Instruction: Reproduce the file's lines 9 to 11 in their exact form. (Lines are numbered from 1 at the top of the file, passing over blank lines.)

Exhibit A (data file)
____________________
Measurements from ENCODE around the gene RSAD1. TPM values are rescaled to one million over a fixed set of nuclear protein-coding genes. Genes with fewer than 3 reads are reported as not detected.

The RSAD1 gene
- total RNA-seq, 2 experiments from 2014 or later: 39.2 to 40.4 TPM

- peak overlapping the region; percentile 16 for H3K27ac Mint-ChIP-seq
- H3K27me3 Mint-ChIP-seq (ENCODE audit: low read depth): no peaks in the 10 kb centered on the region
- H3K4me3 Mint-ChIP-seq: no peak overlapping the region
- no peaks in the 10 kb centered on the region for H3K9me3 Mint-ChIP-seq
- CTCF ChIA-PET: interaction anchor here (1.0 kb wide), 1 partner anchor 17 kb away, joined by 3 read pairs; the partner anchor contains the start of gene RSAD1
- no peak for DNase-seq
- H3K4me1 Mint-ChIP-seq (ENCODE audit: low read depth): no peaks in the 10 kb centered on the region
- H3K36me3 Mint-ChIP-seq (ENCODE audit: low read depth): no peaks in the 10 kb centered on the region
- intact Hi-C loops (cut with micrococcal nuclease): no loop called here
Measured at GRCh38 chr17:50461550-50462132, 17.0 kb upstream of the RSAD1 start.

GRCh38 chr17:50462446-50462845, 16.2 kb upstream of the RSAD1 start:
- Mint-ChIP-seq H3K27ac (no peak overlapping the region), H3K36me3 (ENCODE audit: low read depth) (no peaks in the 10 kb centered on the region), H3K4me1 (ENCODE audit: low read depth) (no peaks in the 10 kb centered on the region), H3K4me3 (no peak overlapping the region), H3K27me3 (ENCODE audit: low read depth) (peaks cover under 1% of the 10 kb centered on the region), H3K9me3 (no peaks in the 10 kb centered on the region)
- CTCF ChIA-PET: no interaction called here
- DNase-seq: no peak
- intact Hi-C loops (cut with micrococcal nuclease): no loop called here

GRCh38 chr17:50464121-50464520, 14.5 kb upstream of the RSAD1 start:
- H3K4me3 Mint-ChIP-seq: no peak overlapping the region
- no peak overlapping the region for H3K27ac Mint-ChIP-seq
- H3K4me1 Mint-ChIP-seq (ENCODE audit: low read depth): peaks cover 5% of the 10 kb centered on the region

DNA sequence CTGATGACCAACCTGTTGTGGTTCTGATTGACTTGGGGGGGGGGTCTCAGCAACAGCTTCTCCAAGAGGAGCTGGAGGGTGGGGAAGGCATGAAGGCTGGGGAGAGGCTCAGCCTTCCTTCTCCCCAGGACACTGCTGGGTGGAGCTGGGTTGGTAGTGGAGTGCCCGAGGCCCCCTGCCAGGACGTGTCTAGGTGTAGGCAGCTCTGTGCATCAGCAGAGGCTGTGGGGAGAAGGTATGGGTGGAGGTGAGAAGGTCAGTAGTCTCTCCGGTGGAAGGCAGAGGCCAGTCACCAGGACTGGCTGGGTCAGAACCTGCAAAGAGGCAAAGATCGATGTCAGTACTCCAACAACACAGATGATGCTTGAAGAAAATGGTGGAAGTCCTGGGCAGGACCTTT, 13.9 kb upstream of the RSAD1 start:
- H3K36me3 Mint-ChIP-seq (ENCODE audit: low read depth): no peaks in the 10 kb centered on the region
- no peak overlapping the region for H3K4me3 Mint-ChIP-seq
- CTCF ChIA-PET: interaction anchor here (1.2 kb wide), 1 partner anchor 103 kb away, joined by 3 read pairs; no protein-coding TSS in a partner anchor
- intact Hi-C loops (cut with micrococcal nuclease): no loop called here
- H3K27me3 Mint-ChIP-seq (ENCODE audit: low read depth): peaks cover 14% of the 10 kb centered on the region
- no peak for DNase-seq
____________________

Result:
- no peak for DNase-seq
- H3K4me1 Mint-ChIP-seq (ENCODE audit: low read depth): no peaks in the 10 kb centered on the region
- H3K36me3 Mint-ChIP-seq (ENCODE audit: low read depth): no peaks in the 10 kb centered on the region